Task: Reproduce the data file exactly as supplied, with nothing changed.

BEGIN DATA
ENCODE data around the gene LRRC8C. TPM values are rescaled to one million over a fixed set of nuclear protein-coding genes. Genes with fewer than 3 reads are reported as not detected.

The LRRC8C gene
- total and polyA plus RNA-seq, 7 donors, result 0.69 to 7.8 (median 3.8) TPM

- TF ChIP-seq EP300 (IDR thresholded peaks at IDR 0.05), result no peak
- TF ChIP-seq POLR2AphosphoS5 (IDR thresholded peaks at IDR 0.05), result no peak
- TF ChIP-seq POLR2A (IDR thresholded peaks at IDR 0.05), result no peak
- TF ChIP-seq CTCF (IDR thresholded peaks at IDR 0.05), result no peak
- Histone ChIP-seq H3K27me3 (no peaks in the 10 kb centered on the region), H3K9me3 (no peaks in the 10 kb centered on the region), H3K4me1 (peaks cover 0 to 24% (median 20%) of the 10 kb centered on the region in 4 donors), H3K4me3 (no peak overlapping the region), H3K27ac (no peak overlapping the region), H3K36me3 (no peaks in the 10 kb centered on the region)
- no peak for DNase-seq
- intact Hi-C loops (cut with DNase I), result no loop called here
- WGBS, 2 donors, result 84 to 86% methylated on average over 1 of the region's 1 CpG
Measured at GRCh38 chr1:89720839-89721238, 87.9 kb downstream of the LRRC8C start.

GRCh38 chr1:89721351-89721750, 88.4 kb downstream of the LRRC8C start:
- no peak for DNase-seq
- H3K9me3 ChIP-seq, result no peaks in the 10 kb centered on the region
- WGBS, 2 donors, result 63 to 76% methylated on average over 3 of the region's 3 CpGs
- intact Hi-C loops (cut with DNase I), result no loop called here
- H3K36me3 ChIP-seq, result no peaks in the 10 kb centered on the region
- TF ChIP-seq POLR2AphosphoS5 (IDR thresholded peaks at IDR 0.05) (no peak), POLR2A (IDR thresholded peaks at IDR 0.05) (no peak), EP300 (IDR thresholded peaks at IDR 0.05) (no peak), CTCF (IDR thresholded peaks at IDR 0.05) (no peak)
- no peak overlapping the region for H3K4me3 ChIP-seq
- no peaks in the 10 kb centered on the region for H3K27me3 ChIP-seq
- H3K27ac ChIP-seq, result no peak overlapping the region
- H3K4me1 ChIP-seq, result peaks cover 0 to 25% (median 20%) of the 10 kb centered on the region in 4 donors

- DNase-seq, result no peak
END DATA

ENCODE data around the gene LRRC8C. TPM values are rescaled to one million over a fixed set of nuclear protein-coding genes. Genes with fewer than 3 reads are reported as not detected.

The LRRC8C gene
- total and polyA plus RNA-seq, 7 donors, result 0.69 to 7.8 (median 3.8) TPM

- TF ChIP-seq EP300 (IDR thresholded peaks at IDR 0.05), result no peak
- TF ChIP-seq POLR2AphosphoS5 (IDR thresholded peaks at IDR 0.05), result no peak
- TF ChIP-seq POLR2A (IDR thresholded peaks at IDR 0.05), result no peak
- TF ChIP-seq CTCF (IDR thresholded peaks at IDR 0.05), result no peak
- Histone ChIP-seq H3K27me3 (no peaks in the 10 kb centered on the region), H3K9me3 (no peaks in the 10 kb centered on the region), H3K4me1 (peaks cover 0 to 24% (median 20%) of the 10 kb centered on the region in 4 donors), H3K4me3 (no peak overlapping the region), H3K27ac (no peak overlapping the region), H3K36me3 (no peaks in the 10 kb centered on the region)
- no peak for DNase-seq
- intact Hi-C loops (cut with DNase I), result no loop called here
- WGBS, 2 donors, result 84 to 86% methylated on average over 1 of the region's 1 CpG
Measured at GRCh38 chr1:89720839-89721238, 87.9 kb downstream of the LRRC8C start.

GRCh38 chr1:89721351-89721750, 88.4 kb downstream of the LRRC8C start:
- no peak for DNase-seq
- H3K9me3 ChIP-seq, result no peaks in the 10 kb centered on the region
- WGBS, 2 donors, result 63 to 76% methylated on average over 3 of the region's 3 CpGs
- intact Hi-C loops (cut with DNase I), result no loop called here
- H3K36me3 ChIP-seq, result no peaks in the 10 kb centered on the region
- TF ChIP-seq POLR2AphosphoS5 (IDR thresholded peaks at IDR 0.05) (no peak), POLR2A (IDR thresholded peaks at IDR 0.05) (no peak), EP300 (IDR thresholded peaks at IDR 0.05) (no peak), CTCF (IDR thresholded peaks at IDR 0.05) (no peak)
- no peak overlapping the region for H3K4me3 ChIP-seq
- no peaks in the 10 kb centered on the region for H3K27me3 ChIP-seq
- H3K27ac ChIP-seq, result no peak overlapping the region
- H3K4me1 ChIP-seq, result peaks cover 0 to 25% (median 20%) of the 10 kb centered on the region in 4 donors

- DNase-seq, result no peak